Maryland Campaign, Battle of Antietam Focus for Lecture Program, Oct. 13th

Dr. Thomas Clemens

Dr. Thomas G. Clemens

Charleston, W.Va. – Thomas G. Clemens, Ph.D., is one of America’s leading historians on the 1862 Maryland Campaign and the Battle of Antietam and is the world’s foremost expert on Gen. Ezra A. Carman, the campaign’s first historian.  Clemens’ will present “The 1862 Maryland Campaign and Battle of Antietam: Gen. Ezra A. Carman and Its First History,” on Tuesday, October 13 at 7:00 p.m.  The program will be held at the LaBelle Theater in South Charleston.  It is free and open to the public.  A reception and book signing will follow the program.

Clemens’ lecture is the featured program for the 2015 Civil War Scholars Lecture Series, a program of the Kanawha Valley Civil War Roundtable.

“The Antietam Campaign is one of the most important of the entire Civil War.  It marked the first time that the Confederacy invaded the north—and it was done at a time when the South was in the best position to gain its independence.  The Union victory at Antietam not only ended that possibility, but it also provided President Lincoln with the opportunity he needed to issue the Emancipation Proclamation.  The campaign is also important to West Virginia since its opening battle was fought at Harpers Ferry and its closing battle at Shepherdstown,” said Beth White, director of the Civil War Scholars Lecture Series.

“This is an incredible opportunity for area residents to learn about the Antietam Campaign and Gen. Ezra A. Carman, its first historian, from one of America’s leading historians on the subject.”

A veteran of the battle and civil servant after the war, General Carman was appointed historic advisor to the Antietam National Battlefield board in 1894.  Carman’s work resulted in the first narrative history of the campaign, maps and the initial interpretation of the battlefield for visitors.  Clemens has researched and studied Carman’s work for more than 20 years.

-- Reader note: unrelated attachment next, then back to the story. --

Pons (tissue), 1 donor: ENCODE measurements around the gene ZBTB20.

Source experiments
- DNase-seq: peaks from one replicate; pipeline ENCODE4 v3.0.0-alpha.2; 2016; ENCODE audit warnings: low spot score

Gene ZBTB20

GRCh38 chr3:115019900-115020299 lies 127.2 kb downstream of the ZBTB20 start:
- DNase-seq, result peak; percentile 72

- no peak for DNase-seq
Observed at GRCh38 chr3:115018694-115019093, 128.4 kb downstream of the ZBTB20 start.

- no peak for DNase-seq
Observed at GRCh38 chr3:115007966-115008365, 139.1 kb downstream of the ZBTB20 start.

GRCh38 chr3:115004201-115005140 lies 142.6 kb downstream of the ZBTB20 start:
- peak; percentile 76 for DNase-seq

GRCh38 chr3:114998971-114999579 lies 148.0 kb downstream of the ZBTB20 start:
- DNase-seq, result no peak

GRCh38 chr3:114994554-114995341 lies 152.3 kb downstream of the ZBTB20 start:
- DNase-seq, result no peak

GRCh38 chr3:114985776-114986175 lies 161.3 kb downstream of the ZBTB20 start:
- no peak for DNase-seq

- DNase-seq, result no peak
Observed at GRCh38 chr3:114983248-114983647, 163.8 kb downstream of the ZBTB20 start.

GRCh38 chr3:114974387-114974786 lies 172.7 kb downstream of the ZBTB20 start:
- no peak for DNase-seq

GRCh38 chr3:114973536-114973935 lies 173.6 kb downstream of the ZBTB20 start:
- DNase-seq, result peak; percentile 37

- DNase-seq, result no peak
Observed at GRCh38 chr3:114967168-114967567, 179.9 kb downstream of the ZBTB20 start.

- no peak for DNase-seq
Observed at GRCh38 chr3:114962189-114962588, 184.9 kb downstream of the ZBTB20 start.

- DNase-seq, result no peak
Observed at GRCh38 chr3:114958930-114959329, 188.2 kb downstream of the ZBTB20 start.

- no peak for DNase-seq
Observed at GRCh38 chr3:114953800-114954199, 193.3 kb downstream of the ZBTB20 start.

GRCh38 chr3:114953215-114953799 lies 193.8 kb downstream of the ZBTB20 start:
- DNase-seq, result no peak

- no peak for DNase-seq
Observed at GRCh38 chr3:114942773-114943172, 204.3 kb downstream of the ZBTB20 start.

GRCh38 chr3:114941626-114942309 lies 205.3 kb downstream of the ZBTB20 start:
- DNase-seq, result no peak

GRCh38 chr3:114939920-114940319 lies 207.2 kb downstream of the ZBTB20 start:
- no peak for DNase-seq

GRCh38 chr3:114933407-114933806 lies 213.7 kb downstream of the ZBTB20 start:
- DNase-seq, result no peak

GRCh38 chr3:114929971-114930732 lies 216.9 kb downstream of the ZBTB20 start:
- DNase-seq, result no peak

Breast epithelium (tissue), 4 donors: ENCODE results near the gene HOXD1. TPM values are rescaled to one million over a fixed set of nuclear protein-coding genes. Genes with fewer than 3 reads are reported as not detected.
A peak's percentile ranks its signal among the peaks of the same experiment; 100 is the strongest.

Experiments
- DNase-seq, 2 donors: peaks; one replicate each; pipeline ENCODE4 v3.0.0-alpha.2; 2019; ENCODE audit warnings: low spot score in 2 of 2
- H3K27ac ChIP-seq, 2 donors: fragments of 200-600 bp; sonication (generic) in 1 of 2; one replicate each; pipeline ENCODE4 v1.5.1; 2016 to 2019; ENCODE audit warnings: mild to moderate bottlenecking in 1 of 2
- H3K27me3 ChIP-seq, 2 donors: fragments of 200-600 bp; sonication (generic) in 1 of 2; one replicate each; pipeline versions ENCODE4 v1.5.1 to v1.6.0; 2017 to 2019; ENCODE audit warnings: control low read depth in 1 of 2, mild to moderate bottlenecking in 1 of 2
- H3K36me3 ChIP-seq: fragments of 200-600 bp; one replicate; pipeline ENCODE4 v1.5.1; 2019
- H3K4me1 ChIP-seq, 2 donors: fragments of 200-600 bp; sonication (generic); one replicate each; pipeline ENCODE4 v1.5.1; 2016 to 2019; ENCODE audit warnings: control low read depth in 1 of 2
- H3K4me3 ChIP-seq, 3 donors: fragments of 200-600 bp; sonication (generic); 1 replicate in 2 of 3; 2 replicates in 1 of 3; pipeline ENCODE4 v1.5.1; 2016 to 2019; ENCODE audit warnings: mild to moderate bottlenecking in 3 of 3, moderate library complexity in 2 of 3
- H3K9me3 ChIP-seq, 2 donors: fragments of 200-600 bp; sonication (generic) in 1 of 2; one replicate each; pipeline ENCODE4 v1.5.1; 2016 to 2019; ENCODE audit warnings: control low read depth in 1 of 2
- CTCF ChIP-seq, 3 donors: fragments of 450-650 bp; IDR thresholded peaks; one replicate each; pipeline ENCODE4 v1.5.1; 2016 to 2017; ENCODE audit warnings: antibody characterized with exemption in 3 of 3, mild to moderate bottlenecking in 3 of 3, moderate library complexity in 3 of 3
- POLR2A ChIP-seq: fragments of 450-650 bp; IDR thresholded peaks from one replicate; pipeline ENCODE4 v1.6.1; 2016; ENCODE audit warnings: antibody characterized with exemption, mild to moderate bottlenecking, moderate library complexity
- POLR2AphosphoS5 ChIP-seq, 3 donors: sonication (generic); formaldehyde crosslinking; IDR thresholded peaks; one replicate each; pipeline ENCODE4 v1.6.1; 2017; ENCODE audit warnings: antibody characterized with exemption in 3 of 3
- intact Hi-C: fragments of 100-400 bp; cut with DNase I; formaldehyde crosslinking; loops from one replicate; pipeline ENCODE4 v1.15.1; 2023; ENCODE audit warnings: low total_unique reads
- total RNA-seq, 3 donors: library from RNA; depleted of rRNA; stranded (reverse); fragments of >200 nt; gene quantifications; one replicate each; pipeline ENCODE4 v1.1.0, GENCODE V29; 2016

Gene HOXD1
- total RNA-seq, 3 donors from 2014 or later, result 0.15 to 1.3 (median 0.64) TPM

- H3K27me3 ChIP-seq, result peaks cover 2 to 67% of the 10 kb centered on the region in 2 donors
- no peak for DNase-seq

“For decades, scholars who have written about the Maryland Campaign and Battle of Antietam have cited Carman’s manuscript, but little was known about the sources that he used.  I wanted to make Carman’s work a more reliable, useful resource,” said Clemens.

One of the most important aspects of Clemens’ work was the discovery of hundreds of firsthand accounts that provided new information about the soldiers’ experiences.

“While Carman was a veteran of the battle himself, the truth is that in the 1890s, he was very much a government employee doing a government job.  He was looking for the facts—where were the soldiers positioned and whom were they fighting.  He didn’t look beyond that.  Yet, when I reviewed the original letters I found powerful, personal narratives that he ignored.  They provide a very human side to the battle that did not exist in the original narrative.  Those narratives make it come alive,” said Clemens.

Dr. Clemens has edited and annotated two volumes of the Ezra Carman papers that have been published—The Maryland Campaign of 1862: Volume 1, South Mountain and The Maryland Campaign of 1862: Volume 2, Antietam.  The third volume, covering the retreat and Battle of Shepherdstown, will be released later this year.  Volume One received the Army Historical Foundation Distinguished Book Award.

Dr. Clemens is the author of numerous journal and history magazine articles on the campaign and has been a licensed battlefield guide at Antietam for more than 30 years.  He is a founding member of the Save Historic Antietam Foundation and has served as its president since 1989.  He is a professor emeritus from Hagerstown Community College and has taught as an adjunct professor for several colleges. He earned his Ph.D. from George Mason University.

The Civil War Scholars Lecture Series is provided with financial assistance from the West Virginia Humanities Council, a state program of the National Endowment for the Humanities.  Additional support is provided by the South Charleston Convention and Visitors Bureau.

Founded in 1983 by local historian Noble K. Wyatt, the Kanawha Valley Civil War Roundtable promotes the study of Civil War history in West Virginia and its lasting effects on society and the preservation of our state’s Civil War sites and artifacts for future generations.  Membership is open to anyone interested in learning more about the Civil War, its place in American history and West Virginia’s unique role in the Civil War era.  There is no membership fee.

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